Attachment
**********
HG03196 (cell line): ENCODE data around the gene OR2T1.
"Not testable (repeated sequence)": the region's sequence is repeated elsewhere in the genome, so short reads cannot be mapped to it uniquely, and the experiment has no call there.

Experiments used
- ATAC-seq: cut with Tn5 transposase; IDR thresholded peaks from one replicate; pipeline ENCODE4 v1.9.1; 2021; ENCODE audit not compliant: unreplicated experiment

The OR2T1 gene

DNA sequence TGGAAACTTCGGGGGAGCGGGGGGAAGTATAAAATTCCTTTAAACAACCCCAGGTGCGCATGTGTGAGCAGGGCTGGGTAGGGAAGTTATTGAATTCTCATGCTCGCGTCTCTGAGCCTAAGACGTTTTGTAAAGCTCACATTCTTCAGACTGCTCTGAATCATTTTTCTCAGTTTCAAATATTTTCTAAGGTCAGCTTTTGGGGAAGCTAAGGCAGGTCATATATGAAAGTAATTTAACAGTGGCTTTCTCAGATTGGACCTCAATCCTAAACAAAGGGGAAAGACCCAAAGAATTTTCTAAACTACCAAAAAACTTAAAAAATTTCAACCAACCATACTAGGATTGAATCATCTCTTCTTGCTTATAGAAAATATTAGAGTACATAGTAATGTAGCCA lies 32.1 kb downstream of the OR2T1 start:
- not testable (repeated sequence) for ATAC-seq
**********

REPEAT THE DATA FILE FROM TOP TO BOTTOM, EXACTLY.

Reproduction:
HG03196 (cell line): ENCODE data around the gene OR2T1.
"Not testable (repeated sequence)": the region's sequence is repeated elsewhere in the genome, so short reads cannot be mapped to it uniquely, and the experiment has no call there.

Experiments used
- ATAC-seq: cut with Tn5 transposase; IDR thresholded peaks from one replicate; pipeline ENCODE4 v1.9.1; 2021; ENCODE audit not compliant: unreplicated experiment

The OR2T1 gene

DNA sequence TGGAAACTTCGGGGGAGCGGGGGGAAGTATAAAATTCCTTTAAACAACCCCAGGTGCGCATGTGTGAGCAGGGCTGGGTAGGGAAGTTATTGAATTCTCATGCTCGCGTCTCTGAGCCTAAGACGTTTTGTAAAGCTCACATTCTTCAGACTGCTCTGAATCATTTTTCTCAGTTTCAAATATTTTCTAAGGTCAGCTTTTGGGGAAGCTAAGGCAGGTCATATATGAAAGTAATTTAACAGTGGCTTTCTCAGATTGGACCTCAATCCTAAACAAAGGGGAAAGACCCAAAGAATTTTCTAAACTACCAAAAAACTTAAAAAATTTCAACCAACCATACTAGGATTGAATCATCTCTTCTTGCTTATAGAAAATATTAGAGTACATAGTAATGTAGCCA lies 32.1 kb downstream of the OR2T1 start:
- not testable (repeated sequence) for ATAC-seq